Sunday, October 25, 2009

An Open Post to Everyone Who Read My Letter in the NY Times and Thinks I'm An Asshole

Welcome back. I had to take the blog down for a bit because the attacks on my personal integrity were starting to get tiresome. I deleted any comments that referenced my religious beliefs, or intimated that I was morally defective. Comment moderation remains on. Comments engaging issues will be posted. Comments attacking me personally will be read by me, but not by anyone else. They will be posted, and mocked, if sufficiently entertaining.

Most people who commented, while they clearly (clearly!) disagree with the idea of a cut-off time or a qualifying time, took particular exception to the following: “So, when I pass some fat dude who looks to be gearing up for a 7 hour finish I get a little annoyed at the fact that he's even there-because its obvious he hasn't spent too much time in training.” Now, I didn’t hear from any undertrained fat dudes, who are really the only people who should be taking exception to what I wrote, but I got an earful from cancer survivors, heart transplant recipients and the like, who seemed to think that that comment applied to them. I’m not sure why. I certainly didn’t say anything negative against first-time runners, cancer survivors, or anyone else who wants to run 26.2 miles as a sign of their recovery/survival/whatever. I have nothing but respect for people who have overcome adversity and want to celebrate this by running. Could I have framed this in a better way? Absolutely. I apologize to undertrained fat dudes everywhere, and anyone else I may have offended.

My intention was not to question why people run, or their motivations for wanting to finish a marathon. People’s goals are all different. MY goal is to set a PR while passing as many people as possible between the start and the finish lines. After all, the marathon is a RACE. (I’m not sure why competition has turned into a dirty word when it comes to the marathon.) If your goals are different, who am I to question them? That said, I don’t think the course should be open until every single person who signed up for the race and wants to finish, crosses the finish line. Nor should the people who stopped for lunch and to socialize with their friends along the route get a medal for finishing. Not if you’re going to give the same medal to someone who ran the whole way. It isn’t fair to the runners.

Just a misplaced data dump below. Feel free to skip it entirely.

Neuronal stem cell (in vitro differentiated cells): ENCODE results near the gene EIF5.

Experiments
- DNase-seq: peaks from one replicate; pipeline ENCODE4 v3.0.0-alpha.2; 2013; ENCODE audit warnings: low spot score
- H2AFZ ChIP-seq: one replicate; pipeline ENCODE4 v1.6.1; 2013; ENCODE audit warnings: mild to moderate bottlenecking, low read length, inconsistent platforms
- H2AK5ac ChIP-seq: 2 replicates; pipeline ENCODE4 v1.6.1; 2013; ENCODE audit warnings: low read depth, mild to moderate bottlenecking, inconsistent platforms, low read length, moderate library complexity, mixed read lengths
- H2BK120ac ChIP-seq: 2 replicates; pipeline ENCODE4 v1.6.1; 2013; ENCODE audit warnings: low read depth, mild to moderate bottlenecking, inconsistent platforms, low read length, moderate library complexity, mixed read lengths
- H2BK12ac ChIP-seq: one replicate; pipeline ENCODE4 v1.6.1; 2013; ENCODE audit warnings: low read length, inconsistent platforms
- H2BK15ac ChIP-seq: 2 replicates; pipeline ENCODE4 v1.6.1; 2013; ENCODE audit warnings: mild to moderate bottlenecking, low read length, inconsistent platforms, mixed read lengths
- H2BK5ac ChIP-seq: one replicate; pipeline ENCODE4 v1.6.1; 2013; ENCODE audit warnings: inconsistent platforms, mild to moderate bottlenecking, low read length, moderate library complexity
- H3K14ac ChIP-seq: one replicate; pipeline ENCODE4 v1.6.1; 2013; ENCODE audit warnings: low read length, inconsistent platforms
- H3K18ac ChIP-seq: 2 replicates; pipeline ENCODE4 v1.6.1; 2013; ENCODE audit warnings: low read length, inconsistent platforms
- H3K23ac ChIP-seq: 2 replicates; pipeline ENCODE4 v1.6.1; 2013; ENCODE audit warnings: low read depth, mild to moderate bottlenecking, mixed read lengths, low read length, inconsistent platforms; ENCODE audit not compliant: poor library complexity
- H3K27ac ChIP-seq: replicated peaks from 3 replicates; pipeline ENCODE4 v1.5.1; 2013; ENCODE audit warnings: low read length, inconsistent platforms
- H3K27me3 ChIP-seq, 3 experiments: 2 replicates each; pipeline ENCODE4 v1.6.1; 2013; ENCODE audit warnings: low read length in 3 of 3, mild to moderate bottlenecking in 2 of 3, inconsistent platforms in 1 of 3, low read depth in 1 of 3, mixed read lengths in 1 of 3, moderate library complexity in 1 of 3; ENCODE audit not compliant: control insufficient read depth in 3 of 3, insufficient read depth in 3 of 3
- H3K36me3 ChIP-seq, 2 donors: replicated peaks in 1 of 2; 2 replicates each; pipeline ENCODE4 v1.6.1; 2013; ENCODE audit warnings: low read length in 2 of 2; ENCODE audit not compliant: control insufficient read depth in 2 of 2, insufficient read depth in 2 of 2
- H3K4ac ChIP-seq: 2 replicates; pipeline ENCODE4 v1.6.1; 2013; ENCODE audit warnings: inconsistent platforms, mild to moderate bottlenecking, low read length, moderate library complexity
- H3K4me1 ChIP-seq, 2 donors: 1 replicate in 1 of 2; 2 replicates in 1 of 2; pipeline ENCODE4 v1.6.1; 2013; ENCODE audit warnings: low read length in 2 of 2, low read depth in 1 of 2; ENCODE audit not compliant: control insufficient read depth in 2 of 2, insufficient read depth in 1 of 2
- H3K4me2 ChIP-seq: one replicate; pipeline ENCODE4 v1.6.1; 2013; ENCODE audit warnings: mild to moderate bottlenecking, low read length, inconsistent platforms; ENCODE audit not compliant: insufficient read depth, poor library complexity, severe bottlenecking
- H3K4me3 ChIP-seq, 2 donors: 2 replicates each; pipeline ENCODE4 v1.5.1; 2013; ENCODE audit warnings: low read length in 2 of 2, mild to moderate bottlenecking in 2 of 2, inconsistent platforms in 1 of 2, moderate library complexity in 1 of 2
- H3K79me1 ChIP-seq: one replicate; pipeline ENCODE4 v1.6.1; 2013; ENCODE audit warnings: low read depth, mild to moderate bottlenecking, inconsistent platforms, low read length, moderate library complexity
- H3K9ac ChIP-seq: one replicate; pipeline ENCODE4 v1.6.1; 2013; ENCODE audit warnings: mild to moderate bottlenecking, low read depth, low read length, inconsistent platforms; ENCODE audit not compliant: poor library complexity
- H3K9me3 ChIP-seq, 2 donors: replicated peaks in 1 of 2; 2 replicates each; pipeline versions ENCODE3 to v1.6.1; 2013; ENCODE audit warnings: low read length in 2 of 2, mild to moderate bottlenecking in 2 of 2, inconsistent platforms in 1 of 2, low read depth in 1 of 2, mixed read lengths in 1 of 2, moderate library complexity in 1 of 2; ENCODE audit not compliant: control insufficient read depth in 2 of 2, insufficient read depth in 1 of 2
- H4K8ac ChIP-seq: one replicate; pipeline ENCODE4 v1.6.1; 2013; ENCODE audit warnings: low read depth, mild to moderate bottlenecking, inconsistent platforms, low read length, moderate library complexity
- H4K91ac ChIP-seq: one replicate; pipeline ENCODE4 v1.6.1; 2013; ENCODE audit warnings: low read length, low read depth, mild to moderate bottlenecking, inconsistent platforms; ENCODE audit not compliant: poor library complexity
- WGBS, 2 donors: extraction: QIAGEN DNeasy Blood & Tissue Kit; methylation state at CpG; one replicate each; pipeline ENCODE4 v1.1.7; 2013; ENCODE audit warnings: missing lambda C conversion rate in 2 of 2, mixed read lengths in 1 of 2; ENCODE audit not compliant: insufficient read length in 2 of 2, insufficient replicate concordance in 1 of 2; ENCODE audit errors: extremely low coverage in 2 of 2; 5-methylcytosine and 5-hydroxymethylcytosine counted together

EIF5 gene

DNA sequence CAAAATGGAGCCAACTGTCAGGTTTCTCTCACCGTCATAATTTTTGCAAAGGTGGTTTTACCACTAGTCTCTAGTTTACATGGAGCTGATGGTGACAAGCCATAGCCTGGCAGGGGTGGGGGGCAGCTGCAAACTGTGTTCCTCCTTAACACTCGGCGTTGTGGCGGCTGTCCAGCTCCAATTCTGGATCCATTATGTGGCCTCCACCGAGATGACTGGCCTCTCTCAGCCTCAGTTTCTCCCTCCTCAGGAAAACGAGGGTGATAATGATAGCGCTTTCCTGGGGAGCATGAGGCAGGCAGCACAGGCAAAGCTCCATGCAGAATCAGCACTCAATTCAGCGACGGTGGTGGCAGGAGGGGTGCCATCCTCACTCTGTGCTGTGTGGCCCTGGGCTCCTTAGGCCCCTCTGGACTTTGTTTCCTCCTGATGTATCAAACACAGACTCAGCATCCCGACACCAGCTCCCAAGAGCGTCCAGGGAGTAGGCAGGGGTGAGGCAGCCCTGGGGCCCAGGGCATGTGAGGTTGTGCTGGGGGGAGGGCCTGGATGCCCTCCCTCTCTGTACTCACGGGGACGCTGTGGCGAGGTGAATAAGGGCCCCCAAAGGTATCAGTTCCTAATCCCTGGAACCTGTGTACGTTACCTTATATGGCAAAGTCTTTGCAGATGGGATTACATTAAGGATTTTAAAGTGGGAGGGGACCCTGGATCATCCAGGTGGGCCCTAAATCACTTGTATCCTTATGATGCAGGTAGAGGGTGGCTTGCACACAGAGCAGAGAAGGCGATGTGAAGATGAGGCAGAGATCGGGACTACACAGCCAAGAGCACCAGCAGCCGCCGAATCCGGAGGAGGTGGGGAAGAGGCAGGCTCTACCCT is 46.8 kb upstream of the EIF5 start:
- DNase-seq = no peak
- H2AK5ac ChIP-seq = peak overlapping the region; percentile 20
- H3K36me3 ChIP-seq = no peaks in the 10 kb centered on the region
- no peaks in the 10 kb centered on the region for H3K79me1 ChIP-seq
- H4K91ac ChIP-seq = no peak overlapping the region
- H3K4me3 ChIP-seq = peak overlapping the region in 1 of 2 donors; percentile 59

Remember, I also said this: “I have no problem with people plodding their way through a course in 6 or 7 hours” and this: “My personal belief is that stopping for lunch should result in instant disqualification, but this is America and I suppose if you pay your entrance fee you have a right to toe the starting line and take whatever detours you want.”

If anyone wants to debate these points, I’m all for it. Interesting ideas I’ve heard include specifically differentiating races with qualifying times with those without to try to strike a balance between those who want to go out and race and those who are looking for a less competitive experience.

Anyway for those of you running a marathon this fall, good luck. Hopefully I’ll see you at the finish line.


  1. I can't help but say your comments were the most upsetting to me as I have tried to get in shape for my 8th marathon at the age of 60 and with each training race have had to face the music that I will finish at the back of the pack.

    Can you give me 30 seconds to walk/run in my shoes?

    The mental challenge of a marathon is a marathon in itself. One has to come to terms with the fact you are not a gazelle in the front racing to beat your best time AND you shouldn't because you might have a heart attack or worse do something serious to your body that might affect your ability to maintain your job.